I have lived in Ipswich some 18 years. Its people, as is their right, are fiercely critical of the town; yet equally defensive of it if outsiders dare to pass negative comment. This, I suspect, is typical of most small towns. It could be argued that Ipswich is a working-class enclave within a county of great wealth. If you went along with such an argument it could equally be claimed it is ripe for gentrification—the only thing holding such a threat at bay being the dire train service to and from London. A 2015 property feature in The Guardian claimed that Ipswich was ‘up-and-coming’. Brian Eno was quoted in the same edition of the paper stating he thought the best thing to do with Ipswich was to drive through it. Such is the strange duality that hangs over the town.

The town has always been a poor cousin to others within the wider Eastern region, and I think that’s how many of its inhabitants feel: neglected in favour of the money that surrounds it. Like Brian Eno, John Peel lived just outside the town, not actually in it. Other London media notables have bought up cottages in the surrounding luscious countryside and shop in Ipswich’s more middle-class neighbouring towns.

But in the time I’ve lived here I’ve become loyal to this backwater town. I like the fact that local thrash-punk rockers Extreme Noise Terror were invited by arch-situtationists the KLF to perform with them at the Brit Awards in 1992. I’m proud that the once mighty Cowell’s printers developed the craft of fine-illustration printing from the Buttermarket in the town centre, which resulted in Barbar the Elephant being inked here. And my earliest memories of Ipswich are of its vibrant local music scene that I used to travel to from Essex—but now decent mid-sized venues have been turned into theme pubs or car parks. Until recently, on political maps, Ipswich was an island of red in Suffolk’s sea of blue, and that always bought me great pleasure until Gummer Jr halted any such menace.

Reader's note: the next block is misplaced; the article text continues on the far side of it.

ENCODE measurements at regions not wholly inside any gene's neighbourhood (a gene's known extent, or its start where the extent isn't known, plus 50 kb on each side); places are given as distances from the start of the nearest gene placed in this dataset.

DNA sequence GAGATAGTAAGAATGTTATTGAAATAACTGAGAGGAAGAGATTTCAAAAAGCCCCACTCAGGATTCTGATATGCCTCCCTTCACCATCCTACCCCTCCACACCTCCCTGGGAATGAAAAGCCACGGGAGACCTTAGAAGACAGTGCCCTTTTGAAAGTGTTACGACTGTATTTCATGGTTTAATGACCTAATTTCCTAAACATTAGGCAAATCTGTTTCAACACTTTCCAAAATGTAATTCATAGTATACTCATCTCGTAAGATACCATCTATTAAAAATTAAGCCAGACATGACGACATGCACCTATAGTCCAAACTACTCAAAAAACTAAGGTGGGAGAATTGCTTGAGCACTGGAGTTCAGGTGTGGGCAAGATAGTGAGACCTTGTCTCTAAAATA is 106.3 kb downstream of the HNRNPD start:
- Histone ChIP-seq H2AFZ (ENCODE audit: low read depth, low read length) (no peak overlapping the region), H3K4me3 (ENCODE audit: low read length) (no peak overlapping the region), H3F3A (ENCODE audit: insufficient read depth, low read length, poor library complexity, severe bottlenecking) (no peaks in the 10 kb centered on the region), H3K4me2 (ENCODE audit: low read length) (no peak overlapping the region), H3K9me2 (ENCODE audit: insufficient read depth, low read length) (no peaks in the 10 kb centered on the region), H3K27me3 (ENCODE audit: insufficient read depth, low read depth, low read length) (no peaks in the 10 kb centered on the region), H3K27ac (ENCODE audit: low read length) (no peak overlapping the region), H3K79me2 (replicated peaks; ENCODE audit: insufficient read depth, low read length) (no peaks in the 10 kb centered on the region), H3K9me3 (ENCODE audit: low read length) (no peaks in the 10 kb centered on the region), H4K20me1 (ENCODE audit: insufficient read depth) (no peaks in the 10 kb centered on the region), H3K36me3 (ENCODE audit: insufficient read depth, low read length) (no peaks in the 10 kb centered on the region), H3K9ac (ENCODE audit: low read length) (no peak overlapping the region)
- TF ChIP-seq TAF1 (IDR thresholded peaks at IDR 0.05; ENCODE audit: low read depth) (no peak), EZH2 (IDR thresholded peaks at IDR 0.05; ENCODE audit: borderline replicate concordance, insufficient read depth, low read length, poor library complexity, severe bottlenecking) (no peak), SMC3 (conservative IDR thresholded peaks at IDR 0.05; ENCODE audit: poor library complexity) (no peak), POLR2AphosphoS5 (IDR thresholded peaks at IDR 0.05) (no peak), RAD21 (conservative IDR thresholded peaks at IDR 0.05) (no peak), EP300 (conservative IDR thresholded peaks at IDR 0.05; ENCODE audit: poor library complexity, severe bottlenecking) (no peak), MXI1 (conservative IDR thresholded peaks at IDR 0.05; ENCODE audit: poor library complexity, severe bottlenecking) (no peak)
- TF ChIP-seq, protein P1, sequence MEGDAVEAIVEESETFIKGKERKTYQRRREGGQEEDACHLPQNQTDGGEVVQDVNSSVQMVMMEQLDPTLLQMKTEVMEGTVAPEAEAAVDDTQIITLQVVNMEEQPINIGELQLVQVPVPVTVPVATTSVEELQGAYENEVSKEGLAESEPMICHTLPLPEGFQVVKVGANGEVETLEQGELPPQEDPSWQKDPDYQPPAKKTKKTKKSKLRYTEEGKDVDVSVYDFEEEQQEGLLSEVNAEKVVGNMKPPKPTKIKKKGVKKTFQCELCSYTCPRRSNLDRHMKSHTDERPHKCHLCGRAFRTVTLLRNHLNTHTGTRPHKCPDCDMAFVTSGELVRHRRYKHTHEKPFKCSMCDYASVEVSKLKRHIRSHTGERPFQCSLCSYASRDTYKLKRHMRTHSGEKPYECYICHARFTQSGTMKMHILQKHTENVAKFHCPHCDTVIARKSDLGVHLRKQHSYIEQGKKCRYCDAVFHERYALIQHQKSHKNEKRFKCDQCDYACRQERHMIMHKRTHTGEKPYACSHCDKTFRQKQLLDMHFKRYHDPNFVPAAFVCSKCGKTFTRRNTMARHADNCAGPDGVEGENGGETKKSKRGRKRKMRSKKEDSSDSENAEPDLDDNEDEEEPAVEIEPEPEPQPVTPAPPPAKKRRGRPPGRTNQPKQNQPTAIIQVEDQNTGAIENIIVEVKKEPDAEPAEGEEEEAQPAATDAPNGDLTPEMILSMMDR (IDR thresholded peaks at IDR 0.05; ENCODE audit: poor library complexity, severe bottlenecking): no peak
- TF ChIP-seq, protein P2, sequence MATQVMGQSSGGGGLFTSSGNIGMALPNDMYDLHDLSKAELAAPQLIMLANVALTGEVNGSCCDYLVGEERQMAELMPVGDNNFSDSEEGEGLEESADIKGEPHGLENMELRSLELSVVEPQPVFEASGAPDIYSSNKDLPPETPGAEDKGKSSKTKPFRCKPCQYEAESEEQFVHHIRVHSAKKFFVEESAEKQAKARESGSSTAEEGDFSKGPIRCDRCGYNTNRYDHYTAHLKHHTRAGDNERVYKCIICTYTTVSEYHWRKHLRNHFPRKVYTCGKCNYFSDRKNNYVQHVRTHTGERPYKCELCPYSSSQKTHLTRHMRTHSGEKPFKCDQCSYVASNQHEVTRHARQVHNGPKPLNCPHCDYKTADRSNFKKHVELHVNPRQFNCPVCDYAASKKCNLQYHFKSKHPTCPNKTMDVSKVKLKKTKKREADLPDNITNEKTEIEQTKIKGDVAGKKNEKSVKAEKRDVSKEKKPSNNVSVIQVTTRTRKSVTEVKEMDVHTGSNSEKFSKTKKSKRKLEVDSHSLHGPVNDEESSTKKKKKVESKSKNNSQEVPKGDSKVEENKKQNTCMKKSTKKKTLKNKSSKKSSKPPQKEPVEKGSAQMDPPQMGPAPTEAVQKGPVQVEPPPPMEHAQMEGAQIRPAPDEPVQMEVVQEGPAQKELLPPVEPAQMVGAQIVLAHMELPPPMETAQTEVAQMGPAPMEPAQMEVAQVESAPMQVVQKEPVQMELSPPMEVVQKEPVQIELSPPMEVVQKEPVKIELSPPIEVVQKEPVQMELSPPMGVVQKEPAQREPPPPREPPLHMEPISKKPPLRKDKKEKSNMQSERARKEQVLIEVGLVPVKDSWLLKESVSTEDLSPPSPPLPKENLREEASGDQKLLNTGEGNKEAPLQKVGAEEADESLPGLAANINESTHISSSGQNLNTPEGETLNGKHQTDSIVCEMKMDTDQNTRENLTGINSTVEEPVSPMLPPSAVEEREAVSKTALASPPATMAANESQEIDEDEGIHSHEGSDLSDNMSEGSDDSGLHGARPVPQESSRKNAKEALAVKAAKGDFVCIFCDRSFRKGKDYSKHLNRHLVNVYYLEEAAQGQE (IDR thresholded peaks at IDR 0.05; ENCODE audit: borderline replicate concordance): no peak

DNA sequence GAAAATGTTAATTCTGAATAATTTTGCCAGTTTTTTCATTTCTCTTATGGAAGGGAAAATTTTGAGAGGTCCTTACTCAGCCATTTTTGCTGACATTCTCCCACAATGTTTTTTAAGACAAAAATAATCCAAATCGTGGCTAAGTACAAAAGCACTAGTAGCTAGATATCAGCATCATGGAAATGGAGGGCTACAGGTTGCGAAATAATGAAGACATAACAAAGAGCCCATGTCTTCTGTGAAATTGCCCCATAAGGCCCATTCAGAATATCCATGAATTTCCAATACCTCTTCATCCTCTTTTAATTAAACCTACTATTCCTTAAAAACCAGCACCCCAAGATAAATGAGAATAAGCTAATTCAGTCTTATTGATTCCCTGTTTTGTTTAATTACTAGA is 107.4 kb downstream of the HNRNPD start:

Local movers and shakers are still hopeful that gentrification is on its way though and Ipswich’s real history is often overlooked by those whose idea of culture is a ‘vintage’ street market a few times a year and a waterfront marina full of yachts that locals can not afford. The heraldic symbols that look distressed on street signs and on rubbish bins around my neighbourhood seem a fitting metaphor for a town that can sometimes appear to be down on its luck but is trying not to admit it. It is difficult to see where this old town may go, and I’ve heard arguments from well meaning colleagues who are hopeful the area is ripe for new money to move in to. Unfortunately they didn’t get my protestations against financial cleansing.